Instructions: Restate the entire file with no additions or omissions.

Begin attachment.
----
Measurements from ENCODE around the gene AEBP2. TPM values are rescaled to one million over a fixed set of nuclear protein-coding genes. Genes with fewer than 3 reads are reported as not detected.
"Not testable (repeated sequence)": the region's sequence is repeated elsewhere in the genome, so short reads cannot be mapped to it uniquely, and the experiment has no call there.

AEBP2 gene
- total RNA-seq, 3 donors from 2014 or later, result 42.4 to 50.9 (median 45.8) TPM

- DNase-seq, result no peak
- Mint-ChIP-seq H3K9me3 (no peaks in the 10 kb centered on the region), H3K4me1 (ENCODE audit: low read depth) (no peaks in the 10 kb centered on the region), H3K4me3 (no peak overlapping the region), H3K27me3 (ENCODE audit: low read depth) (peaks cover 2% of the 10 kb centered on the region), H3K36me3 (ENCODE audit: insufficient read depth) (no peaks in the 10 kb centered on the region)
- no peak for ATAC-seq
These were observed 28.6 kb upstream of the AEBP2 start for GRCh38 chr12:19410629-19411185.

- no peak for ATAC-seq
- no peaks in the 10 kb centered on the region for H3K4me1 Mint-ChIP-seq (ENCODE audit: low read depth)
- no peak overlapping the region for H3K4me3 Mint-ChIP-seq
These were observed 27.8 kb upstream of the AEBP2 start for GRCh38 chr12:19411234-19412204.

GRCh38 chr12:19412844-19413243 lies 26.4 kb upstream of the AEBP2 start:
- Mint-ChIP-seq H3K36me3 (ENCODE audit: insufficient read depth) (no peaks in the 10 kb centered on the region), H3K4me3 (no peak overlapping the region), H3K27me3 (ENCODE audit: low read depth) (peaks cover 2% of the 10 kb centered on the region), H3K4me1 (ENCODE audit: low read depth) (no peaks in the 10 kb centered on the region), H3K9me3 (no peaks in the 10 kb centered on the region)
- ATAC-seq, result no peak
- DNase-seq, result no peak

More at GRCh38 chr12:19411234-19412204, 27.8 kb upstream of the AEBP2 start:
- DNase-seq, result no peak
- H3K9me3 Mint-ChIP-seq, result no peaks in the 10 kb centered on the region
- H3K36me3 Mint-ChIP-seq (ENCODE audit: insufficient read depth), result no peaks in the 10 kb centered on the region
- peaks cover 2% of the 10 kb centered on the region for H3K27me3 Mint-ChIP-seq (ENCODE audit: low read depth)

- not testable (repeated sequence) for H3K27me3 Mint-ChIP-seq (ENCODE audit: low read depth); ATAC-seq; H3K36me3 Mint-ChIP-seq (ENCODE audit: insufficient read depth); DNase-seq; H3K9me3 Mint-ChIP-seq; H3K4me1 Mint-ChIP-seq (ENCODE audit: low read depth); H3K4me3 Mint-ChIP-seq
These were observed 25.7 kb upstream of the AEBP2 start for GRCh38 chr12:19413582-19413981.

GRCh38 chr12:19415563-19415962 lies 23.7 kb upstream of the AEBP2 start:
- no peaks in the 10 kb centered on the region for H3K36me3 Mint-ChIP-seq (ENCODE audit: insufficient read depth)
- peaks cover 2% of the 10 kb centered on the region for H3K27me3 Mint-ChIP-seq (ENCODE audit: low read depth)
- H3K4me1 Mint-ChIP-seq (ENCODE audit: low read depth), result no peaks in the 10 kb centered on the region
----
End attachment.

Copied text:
Measurements from ENCODE around the gene AEBP2. TPM values are rescaled to one million over a fixed set of nuclear protein-coding genes. Genes with fewer than 3 reads are reported as not detected.
"Not testable (repeated sequence)": the region's sequence is repeated elsewhere in the genome, so short reads cannot be mapped to it uniquely, and the experiment has no call there.

AEBP2 gene
- total RNA-seq, 3 donors from 2014 or later, result 42.4 to 50.9 (median 45.8) TPM

- DNase-seq, result no peak
- Mint-ChIP-seq H3K9me3 (no peaks in the 10 kb centered on the region), H3K4me1 (ENCODE audit: low read depth) (no peaks in the 10 kb centered on the region), H3K4me3 (no peak overlapping the region), H3K27me3 (ENCODE audit: low read depth) (peaks cover 2% of the 10 kb centered on the region), H3K36me3 (ENCODE audit: insufficient read depth) (no peaks in the 10 kb centered on the region)
- no peak for ATAC-seq
These were observed 28.6 kb upstream of the AEBP2 start for GRCh38 chr12:19410629-19411185.

- no peak for ATAC-seq
- no peaks in the 10 kb centered on the region for H3K4me1 Mint-ChIP-seq (ENCODE audit: low read depth)
- no peak overlapping the region for H3K4me3 Mint-ChIP-seq
These were observed 27.8 kb upstream of the AEBP2 start for GRCh38 chr12:19411234-19412204.

GRCh38 chr12:19412844-19413243 lies 26.4 kb upstream of the AEBP2 start:
- Mint-ChIP-seq H3K36me3 (ENCODE audit: insufficient read depth) (no peaks in the 10 kb centered on the region), H3K4me3 (no peak overlapping the region), H3K27me3 (ENCODE audit: low read depth) (peaks cover 2% of the 10 kb centered on the region), H3K4me1 (ENCODE audit: low read depth) (no peaks in the 10 kb centered on the region), H3K9me3 (no peaks in the 10 kb centered on the region)
- ATAC-seq, result no peak
- DNase-seq, result no peak

More at GRCh38 chr12:19411234-19412204, 27.8 kb upstream of the AEBP2 start:
- DNase-seq, result no peak
- H3K9me3 Mint-ChIP-seq, result no peaks in the 10 kb centered on the region
- H3K36me3 Mint-ChIP-seq (ENCODE audit: insufficient read depth), result no peaks in the 10 kb centered on the region
- peaks cover 2% of the 10 kb centered on the region for H3K27me3 Mint-ChIP-seq (ENCODE audit: low read depth)

- not testable (repeated sequence) for H3K27me3 Mint-ChIP-seq (ENCODE audit: low read depth); ATAC-seq; H3K36me3 Mint-ChIP-seq (ENCODE audit: insufficient read depth); DNase-seq; H3K9me3 Mint-ChIP-seq; H3K4me1 Mint-ChIP-seq (ENCODE audit: low read depth); H3K4me3 Mint-ChIP-seq
These were observed 25.7 kb upstream of the AEBP2 start for GRCh38 chr12:19413582-19413981.

GRCh38 chr12:19415563-19415962 lies 23.7 kb upstream of the AEBP2 start:
- no peaks in the 10 kb centered on the region for H3K36me3 Mint-ChIP-seq (ENCODE audit: insufficient read depth)
- peaks cover 2% of the 10 kb centered on the region for H3K27me3 Mint-ChIP-seq (ENCODE audit: low read depth)
- H3K4me1 Mint-ChIP-seq (ENCODE audit: low read depth), result no peaks in the 10 kb centered on the region